Job Seeker’s Biggest Worries Addressed

Published: Aug 28, 2013 By Brienne Driscoll

Expert Panel Advises Candidates to Be Passionate, Be Authentic, and Keep Social Media Private

Norwalk, CT. [August 23, 2013] About 100 area job seekers are better prepared for their job search today, thanks to’s Searching for Success event, held last night in Norwalk. The three person expert panel comprised of hiring managers from the retail, events, and the financial services industries, addressed job seekers’ biggest concerns and provided candid and honest information that sometimes surprised the audience. The panel was moderated by ( CEO, David Lewis. Audience questions ranged from asking the best way to follow up after an interview, to having the panel weigh in on how much social media affects their selection of a new hire. The panel provided 90 minutes of expertise and knowledge, and Lewis and the panelists made themselves available to answer individual questions following the event.

Searching for SuccessBe Passionate.

“Be passionate about what you do and what you bring to the table,” advised panelist Janine Labadia, HR manager at Design Within Reach. “You may not have every single bullet on that job description, but if you have the majority of it, and can speak to it and talk about how excited you are about what you’ve done and what you can bring, that’s going to make me excited about you as a candidate.” The panel agreed that showing a good energy and enthusiasm for the role will get a candidate one step closer to being put on the payroll.

Keep Social Media Private.

“I will stalk you,” warned Meghan Hurley, director of human resources at Reed Exhibitions in Norwalk. Hurley and the other panelists told the audience that before they even reach out to a potential candidate, they perform a Google search and social media audit to see what that candidate has put out there online. Many candidates disqualify themselves from a job opportunity without even knowing it. Job seekers should be advised to be sure to keep a professional image online, and keep their private lives private.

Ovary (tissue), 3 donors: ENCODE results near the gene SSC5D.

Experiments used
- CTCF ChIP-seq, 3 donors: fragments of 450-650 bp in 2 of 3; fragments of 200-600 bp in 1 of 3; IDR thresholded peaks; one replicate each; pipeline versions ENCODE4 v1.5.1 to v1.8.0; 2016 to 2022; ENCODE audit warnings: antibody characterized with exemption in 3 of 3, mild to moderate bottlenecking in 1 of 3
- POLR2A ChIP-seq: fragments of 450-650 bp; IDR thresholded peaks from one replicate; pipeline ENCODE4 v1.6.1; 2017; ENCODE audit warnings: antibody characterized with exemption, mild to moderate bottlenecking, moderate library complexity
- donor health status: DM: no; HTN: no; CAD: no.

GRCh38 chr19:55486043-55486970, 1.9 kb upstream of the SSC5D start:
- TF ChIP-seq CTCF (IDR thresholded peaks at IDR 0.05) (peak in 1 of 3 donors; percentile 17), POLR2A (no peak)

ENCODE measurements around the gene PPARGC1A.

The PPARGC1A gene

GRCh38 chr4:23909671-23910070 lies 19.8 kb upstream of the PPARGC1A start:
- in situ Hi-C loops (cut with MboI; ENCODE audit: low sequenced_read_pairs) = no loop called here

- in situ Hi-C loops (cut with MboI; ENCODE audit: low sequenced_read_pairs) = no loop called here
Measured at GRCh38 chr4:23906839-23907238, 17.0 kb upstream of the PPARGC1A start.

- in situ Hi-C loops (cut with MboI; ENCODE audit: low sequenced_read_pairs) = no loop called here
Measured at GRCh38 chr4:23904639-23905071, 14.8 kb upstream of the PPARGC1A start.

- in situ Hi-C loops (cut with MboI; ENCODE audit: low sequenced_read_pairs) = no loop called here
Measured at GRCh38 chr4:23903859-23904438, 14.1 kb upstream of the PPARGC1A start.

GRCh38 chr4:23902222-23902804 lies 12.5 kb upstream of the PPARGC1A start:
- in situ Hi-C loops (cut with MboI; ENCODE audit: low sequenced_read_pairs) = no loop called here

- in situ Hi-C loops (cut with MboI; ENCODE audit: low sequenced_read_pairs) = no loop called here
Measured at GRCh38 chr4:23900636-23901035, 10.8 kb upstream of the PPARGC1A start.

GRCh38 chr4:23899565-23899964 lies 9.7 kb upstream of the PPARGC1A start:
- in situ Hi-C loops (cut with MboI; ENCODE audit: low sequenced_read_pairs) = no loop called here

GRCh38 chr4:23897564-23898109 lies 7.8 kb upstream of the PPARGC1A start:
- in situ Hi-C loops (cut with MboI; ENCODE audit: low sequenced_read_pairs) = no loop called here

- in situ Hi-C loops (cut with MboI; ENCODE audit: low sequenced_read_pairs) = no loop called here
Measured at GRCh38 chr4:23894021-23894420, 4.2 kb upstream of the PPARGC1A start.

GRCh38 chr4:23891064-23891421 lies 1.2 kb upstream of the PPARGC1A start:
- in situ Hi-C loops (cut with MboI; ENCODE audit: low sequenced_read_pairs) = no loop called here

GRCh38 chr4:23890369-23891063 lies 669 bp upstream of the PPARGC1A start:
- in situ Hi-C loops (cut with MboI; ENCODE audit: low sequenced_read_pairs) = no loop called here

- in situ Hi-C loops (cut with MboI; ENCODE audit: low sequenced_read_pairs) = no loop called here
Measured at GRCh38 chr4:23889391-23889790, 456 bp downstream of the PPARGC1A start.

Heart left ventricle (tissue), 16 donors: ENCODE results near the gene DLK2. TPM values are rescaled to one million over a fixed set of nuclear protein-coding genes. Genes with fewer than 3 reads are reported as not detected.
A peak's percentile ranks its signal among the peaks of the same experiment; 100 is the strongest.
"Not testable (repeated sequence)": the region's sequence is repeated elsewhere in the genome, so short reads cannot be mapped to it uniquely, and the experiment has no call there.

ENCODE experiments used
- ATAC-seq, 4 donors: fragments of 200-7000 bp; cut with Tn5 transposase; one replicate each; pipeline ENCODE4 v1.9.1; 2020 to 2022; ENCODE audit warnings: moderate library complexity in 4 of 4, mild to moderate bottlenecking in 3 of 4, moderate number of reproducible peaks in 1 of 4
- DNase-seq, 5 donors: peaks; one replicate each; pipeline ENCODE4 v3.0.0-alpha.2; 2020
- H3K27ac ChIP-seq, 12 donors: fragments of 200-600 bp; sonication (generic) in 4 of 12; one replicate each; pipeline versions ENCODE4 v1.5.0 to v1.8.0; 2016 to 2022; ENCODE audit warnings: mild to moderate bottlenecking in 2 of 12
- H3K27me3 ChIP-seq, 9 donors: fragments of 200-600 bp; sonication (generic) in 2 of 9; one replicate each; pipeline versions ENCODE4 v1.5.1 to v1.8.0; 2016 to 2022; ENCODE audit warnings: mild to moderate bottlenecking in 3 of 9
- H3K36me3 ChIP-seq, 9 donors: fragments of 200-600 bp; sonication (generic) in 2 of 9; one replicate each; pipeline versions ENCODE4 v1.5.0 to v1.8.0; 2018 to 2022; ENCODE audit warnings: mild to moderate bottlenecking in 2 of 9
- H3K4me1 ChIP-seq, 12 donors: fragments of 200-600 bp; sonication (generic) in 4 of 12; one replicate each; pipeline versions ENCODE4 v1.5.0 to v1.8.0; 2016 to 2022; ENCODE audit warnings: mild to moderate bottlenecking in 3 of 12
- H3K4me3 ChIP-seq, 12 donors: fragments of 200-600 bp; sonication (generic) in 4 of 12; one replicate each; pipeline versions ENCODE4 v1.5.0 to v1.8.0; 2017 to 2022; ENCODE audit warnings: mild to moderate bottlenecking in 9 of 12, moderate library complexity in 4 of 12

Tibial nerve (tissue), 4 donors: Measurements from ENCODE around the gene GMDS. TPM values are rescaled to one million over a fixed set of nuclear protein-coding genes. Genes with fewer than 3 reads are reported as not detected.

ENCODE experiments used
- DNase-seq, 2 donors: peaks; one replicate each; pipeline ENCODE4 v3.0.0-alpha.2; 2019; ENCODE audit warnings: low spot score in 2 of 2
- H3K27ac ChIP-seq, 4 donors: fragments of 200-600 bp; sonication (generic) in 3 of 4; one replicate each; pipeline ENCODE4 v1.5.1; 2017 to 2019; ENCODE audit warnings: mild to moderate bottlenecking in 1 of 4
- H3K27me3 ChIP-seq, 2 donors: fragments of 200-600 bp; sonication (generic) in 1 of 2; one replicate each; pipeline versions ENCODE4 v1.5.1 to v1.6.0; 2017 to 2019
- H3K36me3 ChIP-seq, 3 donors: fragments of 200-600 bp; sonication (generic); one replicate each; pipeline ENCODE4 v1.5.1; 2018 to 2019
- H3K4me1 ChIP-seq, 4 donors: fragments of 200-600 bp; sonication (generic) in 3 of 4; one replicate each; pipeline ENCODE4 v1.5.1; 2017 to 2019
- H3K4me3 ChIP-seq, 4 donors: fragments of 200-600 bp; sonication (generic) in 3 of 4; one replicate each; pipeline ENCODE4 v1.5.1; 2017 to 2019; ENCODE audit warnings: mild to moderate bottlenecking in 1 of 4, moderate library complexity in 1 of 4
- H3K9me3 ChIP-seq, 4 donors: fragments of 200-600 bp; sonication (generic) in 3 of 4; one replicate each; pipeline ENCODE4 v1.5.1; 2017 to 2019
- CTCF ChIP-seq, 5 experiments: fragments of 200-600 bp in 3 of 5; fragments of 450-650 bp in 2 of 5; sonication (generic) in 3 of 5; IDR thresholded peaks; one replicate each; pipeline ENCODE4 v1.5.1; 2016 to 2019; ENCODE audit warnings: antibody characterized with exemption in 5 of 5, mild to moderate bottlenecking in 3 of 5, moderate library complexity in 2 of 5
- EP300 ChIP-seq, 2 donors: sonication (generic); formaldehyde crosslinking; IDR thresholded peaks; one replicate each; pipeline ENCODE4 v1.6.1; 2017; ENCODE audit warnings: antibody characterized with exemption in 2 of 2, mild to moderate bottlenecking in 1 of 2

When is it Appropriate to Follow Up?

“Send individual thank you emails to each person you met with and then stop,” said Jeremiah Patterson, HR business partner at Stamford-based commodities firm, Noble Americas. “Every interaction you have with a company brands you, and you don’t want to be branded as ‘the person who calls every other day.’” All communication should be professional and respectful of people’s time. And the way a candidate conducts themselves after a rejection can be critical to securing a role at that firm in the future. “Still say thank you,” Patterson cautioned. “Even if you’re not a fit for that role, the way you conduct yourself may mean they’ll remember you.”

Be Honest. Be Authentic.

The most important piece of advice offered by the panel? Be authentic, and steer clear of misrepresentations of any kind. If there are gaps in a candidates resume, be honest about them. Many of the job seekers in attendance had questions about re-entering the workforce after a long absence, and the panel advised them to address these gaps head on. “The honesty factor is important,” advised Patterson. “You aren’t alone, and from my perspective it doesn’t make you stand out negatively at all. It just helps tell your story.”

The next Searching for Success event will take place on October 1st.

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